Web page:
UK Gas & Power: Shifting Norwegian Supply Picture Keeps European Energy on the Move

VP Trading, Fanos Shiamishis, reports on energy market activity, covering the period 4th June – 11th June 2024. On our end-of-day pricing tool, The Source, we published an in-week high of £90.11/MWh for the Winter-24 seasonal power price on 4th June. In this blog, Fanos shares the market news and updates from the last week. 

Tuesday saw prices decline across energy products. The UK gas system was oversupplied in the morning as the Norwegian Nyhamna outage was expected to last less time than initially expected, helping ease gas prices. LNG supply remained strong with the Gorgon, Cameron and Freeport export facilities operating at full capacity. Q3-24 was the most traded UK power contract with 546MW changing hands.

On Wednesday, the front-month gas contract fell back after Gassco released an update stating the Nyhamna plant would ramp up to 35mcm/day by Friday following a four-day outage. With Nyhamna the only supply concern, European supply fundamentals looked comfortable overall. N2EX day-ahead cleared £16/MWh higher due to forecasts for sharply lower wind generation early Thursday.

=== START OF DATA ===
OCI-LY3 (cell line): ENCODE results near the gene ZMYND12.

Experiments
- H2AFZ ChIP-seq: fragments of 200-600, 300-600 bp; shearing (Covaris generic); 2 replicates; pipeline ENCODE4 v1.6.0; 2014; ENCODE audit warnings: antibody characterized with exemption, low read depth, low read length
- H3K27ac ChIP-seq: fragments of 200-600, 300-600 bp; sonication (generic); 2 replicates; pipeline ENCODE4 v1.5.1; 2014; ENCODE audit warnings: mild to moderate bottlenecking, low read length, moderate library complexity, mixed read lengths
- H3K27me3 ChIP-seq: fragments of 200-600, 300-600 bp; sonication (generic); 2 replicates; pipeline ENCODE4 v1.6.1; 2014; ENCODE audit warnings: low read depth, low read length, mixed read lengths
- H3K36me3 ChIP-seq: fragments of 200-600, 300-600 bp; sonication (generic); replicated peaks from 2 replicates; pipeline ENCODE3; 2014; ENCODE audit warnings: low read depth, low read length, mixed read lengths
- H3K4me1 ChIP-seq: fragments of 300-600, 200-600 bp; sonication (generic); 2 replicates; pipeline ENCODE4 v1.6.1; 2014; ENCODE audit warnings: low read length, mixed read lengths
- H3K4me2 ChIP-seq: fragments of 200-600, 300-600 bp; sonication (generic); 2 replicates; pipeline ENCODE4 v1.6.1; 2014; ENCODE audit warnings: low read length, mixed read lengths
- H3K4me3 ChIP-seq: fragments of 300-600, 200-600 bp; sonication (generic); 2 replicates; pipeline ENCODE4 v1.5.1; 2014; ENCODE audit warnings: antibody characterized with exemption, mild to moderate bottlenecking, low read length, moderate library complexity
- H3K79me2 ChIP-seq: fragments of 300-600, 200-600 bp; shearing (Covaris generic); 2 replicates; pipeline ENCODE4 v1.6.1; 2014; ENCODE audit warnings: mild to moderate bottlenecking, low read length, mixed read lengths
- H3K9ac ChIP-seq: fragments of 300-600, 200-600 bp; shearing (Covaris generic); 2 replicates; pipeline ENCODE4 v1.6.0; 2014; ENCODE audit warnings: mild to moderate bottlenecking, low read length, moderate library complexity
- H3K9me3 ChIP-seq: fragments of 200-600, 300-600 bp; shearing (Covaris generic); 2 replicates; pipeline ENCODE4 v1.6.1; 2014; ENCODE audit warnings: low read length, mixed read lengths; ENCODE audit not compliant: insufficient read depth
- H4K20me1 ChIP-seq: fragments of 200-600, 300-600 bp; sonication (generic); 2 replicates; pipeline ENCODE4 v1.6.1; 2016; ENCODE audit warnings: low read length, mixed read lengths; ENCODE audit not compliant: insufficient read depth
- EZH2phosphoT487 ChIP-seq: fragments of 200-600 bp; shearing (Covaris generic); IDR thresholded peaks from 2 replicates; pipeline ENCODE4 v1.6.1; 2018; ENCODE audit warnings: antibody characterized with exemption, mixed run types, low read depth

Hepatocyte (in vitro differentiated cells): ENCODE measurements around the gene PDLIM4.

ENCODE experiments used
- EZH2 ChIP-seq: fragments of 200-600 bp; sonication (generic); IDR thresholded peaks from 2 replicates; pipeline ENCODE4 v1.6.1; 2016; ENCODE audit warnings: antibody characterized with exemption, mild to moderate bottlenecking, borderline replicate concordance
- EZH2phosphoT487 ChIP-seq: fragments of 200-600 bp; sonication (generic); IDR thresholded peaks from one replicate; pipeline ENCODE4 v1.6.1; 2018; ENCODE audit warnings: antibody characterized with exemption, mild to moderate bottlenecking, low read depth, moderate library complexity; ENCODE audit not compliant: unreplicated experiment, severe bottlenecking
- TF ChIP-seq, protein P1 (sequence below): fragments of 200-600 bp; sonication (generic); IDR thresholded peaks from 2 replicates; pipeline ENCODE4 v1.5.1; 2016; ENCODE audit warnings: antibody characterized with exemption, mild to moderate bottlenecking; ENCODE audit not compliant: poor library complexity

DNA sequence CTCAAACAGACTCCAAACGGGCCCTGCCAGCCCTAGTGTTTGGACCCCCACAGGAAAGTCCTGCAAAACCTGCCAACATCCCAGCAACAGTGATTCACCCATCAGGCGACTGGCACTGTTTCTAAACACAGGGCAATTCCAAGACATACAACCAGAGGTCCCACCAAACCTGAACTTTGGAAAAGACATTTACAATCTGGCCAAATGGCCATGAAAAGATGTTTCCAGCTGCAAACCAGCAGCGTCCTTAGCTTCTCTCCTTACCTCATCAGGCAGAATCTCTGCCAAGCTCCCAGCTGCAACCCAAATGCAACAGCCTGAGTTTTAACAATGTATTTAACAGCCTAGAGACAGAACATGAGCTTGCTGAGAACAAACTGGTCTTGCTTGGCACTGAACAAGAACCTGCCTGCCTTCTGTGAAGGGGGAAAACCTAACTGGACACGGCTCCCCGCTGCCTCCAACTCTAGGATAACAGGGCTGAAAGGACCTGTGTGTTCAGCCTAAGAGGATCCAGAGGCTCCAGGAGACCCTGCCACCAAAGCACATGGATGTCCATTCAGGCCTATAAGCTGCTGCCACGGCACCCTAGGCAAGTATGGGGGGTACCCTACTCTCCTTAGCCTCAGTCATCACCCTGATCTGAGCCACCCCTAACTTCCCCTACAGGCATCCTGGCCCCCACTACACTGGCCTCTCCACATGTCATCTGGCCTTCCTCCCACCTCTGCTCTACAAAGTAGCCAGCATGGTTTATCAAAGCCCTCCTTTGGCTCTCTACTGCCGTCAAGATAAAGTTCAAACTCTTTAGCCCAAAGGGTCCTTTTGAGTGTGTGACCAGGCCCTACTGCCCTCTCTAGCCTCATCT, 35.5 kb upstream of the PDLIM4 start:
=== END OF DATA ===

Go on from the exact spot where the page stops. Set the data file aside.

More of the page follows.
Trading was sideways on Thursday as the UK gas system showed an oversupply position in the morning. Norwegian flows were lower but expected to increase Friday. UK power trading focused on July and August contracts, followed by Winter 2024 including some Q4 2024 and Q1 2025 volume.

Norwegian flows into the UK via Langeled resumed Friday following repairs which had kept them offline since June 2nd. Mixed signals emerged, with power prices down day-on-day amid scarce trading and minimal volumes clearing. Gas prices saw small gains in the front months for NBP and TTF while the front season contract softened.

European gas markets recovered on Monday despite no clear fundamental drivers behind the rally. N2EX day-ahead closed flat as forecasts for low wind generation Tuesday were countered by a firmer NBP market. UK power curve contracts edged slightly higher though gains were capped by losses in carbon markets.